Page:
The Last Season
It’s a tough call making a show with kids about the world’s environmental collapse, but Force Majeure has an impressive record of working with non-dancers representative of different communities and current issues.
With the so-called Youth Company, the dance theatre troupe here re-constructs Vivaldi’s optimistic Four Seasons cycle into the last gasp of The Last Season – not that you hear Vivaldi’s symphony, or would even get the connection without being told.
Summer arrives first with the commanding actor Pamela Rabe as a schoolmistress type in period dress, drilling her young creatures to make beautiful things. The 13 youngsters had just fallen from illuminated cocoons hanging in the sky and emerged from their larvae, in the most striking of openings.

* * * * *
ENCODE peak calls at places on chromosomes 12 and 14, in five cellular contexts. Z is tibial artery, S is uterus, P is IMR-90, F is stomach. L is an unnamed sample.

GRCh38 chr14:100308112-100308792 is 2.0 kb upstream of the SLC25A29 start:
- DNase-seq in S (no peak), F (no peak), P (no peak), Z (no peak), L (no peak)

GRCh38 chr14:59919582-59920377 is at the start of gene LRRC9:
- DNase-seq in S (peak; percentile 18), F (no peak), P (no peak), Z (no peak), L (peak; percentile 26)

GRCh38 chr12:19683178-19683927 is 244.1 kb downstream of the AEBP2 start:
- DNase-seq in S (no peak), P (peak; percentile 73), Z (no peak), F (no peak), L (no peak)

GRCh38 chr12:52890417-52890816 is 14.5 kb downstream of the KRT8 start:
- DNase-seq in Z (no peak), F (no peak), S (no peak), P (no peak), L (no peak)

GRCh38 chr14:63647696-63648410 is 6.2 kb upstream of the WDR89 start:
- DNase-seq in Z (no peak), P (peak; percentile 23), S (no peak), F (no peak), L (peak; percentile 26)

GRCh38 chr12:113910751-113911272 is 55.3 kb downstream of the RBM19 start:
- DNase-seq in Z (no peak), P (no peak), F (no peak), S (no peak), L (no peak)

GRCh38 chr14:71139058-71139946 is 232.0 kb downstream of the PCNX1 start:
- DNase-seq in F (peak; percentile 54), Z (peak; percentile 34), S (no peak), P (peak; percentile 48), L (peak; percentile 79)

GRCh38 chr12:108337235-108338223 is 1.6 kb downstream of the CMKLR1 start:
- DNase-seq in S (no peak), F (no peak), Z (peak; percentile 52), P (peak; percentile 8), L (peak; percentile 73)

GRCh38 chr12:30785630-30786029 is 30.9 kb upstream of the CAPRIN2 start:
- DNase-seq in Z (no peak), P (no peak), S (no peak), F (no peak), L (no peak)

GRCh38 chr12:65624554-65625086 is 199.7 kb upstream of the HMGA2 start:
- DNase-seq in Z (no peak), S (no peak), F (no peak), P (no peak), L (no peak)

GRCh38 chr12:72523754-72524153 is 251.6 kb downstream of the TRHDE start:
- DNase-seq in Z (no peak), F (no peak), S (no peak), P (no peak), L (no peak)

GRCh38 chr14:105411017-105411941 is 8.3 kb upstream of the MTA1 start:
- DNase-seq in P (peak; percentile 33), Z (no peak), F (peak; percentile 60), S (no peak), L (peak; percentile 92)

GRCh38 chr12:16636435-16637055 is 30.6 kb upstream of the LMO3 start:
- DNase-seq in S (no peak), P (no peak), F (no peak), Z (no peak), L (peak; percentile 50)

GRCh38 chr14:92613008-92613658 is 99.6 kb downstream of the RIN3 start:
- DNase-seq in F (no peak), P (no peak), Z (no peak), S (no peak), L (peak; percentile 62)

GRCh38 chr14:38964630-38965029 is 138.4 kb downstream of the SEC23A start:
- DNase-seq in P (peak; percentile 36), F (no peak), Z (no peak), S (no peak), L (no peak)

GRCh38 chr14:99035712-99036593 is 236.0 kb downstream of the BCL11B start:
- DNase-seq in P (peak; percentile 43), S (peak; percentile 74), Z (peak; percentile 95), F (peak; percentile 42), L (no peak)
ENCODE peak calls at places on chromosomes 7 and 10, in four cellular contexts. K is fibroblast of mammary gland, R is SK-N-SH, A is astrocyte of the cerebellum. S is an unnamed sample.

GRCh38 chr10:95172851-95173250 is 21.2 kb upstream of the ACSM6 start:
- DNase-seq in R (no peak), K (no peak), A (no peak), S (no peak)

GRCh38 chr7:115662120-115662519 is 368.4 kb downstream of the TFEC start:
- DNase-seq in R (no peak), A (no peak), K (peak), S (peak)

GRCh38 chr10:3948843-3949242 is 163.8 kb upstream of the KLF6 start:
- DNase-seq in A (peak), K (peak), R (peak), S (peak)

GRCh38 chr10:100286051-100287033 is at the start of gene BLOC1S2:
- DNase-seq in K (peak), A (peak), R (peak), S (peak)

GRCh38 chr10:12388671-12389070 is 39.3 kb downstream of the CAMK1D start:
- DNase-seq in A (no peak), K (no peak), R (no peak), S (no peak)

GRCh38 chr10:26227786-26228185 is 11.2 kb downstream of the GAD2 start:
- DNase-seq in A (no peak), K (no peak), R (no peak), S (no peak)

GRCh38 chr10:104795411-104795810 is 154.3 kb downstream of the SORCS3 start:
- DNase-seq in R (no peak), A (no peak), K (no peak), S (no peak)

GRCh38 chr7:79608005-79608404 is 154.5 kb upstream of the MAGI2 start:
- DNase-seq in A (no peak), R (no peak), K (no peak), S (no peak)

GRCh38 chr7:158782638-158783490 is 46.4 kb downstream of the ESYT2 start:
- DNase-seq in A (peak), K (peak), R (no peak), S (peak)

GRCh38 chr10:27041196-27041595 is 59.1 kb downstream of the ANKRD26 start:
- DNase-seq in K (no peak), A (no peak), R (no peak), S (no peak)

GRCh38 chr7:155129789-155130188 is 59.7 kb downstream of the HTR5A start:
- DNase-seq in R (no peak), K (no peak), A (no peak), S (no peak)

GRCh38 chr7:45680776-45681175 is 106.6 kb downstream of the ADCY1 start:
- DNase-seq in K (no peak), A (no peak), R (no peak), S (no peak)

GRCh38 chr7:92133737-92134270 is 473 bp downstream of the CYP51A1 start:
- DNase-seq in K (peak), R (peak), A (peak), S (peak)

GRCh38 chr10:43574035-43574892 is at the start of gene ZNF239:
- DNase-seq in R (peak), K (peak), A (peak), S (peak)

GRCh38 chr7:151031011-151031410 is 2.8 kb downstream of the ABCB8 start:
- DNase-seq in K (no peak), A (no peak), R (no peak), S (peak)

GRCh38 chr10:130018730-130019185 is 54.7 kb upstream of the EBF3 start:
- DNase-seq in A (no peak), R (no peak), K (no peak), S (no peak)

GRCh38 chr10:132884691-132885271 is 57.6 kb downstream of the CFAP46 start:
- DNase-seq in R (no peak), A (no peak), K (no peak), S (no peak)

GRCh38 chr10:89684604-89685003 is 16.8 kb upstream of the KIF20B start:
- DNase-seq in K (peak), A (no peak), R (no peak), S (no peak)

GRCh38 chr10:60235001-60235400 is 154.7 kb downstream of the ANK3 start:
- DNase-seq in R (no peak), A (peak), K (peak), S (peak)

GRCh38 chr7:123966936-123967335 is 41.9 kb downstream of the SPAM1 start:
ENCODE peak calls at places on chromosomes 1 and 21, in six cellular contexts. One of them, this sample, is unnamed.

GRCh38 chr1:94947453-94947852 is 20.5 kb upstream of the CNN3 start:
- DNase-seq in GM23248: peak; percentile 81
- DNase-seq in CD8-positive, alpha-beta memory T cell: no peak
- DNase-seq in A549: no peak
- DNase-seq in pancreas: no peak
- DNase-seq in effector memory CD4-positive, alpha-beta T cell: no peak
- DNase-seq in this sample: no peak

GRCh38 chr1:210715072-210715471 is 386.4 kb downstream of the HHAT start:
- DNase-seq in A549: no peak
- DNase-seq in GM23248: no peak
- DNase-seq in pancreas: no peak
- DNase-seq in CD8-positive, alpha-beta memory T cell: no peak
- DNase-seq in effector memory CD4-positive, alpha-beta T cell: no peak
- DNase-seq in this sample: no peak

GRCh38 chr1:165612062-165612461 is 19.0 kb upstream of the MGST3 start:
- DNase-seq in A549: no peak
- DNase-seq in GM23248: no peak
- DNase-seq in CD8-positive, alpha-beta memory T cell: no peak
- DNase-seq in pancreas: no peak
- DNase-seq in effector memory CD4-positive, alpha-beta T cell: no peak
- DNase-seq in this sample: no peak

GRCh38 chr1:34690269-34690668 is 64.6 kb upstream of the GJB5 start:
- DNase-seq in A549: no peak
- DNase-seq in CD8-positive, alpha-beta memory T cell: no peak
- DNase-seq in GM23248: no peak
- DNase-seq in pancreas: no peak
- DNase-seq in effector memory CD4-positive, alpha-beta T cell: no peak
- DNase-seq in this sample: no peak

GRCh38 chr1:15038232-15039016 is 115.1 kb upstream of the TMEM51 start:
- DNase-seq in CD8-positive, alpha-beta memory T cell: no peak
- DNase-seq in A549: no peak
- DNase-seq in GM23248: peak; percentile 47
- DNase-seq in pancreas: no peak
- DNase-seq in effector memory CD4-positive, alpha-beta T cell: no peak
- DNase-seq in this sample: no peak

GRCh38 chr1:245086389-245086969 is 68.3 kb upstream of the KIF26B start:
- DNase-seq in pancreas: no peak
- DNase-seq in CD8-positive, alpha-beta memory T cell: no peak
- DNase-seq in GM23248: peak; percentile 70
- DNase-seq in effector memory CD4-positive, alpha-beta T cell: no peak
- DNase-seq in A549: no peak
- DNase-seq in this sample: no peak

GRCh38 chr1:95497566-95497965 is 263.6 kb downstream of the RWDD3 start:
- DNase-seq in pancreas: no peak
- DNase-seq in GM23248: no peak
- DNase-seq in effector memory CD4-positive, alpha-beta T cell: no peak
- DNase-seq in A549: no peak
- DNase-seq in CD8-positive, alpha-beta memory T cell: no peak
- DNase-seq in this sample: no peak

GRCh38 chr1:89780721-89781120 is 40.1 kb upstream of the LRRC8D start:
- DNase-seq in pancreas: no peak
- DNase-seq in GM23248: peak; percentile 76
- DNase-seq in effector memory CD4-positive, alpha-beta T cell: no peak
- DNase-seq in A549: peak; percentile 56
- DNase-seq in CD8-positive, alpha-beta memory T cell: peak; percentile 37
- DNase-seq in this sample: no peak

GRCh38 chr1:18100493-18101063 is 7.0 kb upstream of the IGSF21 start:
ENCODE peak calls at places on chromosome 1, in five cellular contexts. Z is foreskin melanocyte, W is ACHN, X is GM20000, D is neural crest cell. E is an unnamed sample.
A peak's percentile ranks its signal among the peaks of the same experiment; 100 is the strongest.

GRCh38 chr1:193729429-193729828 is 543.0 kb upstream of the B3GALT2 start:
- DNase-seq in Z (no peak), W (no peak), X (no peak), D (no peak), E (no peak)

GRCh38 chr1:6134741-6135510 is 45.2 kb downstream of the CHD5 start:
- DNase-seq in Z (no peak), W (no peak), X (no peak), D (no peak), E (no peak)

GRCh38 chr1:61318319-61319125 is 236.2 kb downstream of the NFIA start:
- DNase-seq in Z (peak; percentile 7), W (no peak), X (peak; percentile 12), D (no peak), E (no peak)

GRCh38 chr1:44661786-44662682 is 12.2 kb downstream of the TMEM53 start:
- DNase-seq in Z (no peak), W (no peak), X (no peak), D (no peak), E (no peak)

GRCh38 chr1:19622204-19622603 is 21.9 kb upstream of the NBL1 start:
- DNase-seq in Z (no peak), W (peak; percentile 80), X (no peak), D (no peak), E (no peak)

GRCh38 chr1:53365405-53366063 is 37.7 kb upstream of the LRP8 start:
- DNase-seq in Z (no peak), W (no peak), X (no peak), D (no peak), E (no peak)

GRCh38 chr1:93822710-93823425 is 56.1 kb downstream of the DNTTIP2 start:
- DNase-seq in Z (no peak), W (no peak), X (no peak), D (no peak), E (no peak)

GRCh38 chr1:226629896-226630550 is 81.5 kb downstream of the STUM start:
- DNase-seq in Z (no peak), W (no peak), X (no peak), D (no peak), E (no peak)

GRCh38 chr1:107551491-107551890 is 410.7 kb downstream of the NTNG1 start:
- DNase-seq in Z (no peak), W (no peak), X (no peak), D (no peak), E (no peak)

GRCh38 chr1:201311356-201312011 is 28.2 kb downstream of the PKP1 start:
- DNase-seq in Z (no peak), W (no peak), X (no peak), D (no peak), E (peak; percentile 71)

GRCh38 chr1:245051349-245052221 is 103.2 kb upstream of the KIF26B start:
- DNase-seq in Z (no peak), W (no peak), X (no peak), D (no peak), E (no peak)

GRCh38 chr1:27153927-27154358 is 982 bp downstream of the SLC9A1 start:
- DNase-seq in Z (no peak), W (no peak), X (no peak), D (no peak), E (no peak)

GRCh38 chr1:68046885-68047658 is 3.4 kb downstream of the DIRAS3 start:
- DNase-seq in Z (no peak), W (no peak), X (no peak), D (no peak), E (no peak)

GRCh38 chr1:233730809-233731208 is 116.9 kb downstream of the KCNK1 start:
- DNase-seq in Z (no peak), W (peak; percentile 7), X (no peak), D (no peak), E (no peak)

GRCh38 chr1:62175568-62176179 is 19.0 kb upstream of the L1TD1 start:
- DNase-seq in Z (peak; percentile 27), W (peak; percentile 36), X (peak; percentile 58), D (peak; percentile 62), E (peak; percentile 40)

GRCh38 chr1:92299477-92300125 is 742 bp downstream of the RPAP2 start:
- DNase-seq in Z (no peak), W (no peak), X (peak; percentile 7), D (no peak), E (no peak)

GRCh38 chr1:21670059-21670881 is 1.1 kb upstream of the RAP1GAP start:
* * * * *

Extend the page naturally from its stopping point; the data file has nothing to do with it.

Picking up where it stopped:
Autumn takes over with Paul Capsis playing an aging cabaret star, narcissistic and comically malevolent about a younger generation which now snubs him. Summer/Rabe too is concerned at a new unpredictability amongst her brood; indeed, they finally bash her senseless.
Winter, in the guise of the white-maned Irish actor Olwen Fouere, then heralds the death of all nature, and an over-extended ending has the kids running around perplexed and epileptic. Throughout, their choreography (by Force Majeure’s AD Danielle Micich) is similarly generalised and unremarkable. And Spring never arrives.
Tom Wright’s text may be heavy-handed about this looming dystopia but the production still entertains with wit, colourful invention and metaphors. It’s dramatically lit by Damien Cooper, well designed and costumed by Marg Howell and driven by Kelly Ryall’s initially minimalist score that ends soaring and urgent (she plays in the small live ensemble). I enjoyed it.
Photographer: Brett Boardman